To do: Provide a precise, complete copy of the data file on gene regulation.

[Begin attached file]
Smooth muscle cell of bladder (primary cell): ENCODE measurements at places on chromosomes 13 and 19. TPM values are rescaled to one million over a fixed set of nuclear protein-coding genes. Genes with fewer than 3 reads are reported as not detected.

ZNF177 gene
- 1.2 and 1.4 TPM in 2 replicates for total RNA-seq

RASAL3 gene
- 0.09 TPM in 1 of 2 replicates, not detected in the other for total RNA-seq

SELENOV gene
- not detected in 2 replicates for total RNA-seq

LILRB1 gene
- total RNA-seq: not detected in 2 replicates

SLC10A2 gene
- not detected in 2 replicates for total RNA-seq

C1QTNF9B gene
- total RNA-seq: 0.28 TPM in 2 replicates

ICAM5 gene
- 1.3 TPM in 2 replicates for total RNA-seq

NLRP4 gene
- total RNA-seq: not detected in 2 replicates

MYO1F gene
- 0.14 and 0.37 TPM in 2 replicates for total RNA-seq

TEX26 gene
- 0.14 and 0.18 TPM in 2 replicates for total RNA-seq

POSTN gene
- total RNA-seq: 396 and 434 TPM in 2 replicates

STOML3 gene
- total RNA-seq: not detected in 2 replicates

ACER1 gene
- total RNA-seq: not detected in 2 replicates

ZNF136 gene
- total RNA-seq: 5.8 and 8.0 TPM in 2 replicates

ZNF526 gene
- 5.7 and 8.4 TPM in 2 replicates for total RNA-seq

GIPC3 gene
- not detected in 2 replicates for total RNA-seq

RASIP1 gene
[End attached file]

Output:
Smooth muscle cell of bladder (primary cell): ENCODE measurements at places on chromosomes 13 and 19. TPM values are rescaled to one million over a fixed set of nuclear protein-coding genes. Genes with fewer than 3 reads are reported as not detected.

ZNF177 gene
- 1.2 and 1.4 TPM in 2 replicates for total RNA-seq

RASAL3 gene
- 0.09 TPM in 1 of 2 replicates, not detected in the other for total RNA-seq

SELENOV gene
- not detected in 2 replicates for total RNA-seq

LILRB1 gene
- total RNA-seq: not detected in 2 replicates

SLC10A2 gene
- not detected in 2 replicates for total RNA-seq

C1QTNF9B gene
- total RNA-seq: 0.28 TPM in 2 replicates

ICAM5 gene
- 1.3 TPM in 2 replicates for total RNA-seq

NLRP4 gene
- total RNA-seq: not detected in 2 replicates

MYO1F gene
- 0.14 and 0.37 TPM in 2 replicates for total RNA-seq

TEX26 gene
- 0.14 and 0.18 TPM in 2 replicates for total RNA-seq

POSTN gene
- total RNA-seq: 396 and 434 TPM in 2 replicates

STOML3 gene
- total RNA-seq: not detected in 2 replicates

ACER1 gene
- total RNA-seq: not detected in 2 replicates

ZNF136 gene
- total RNA-seq: 5.8 and 8.0 TPM in 2 replicates

ZNF526 gene
- 5.7 and 8.4 TPM in 2 replicates for total RNA-seq

GIPC3 gene
- not detected in 2 replicates for total RNA-seq

RASIP1 gene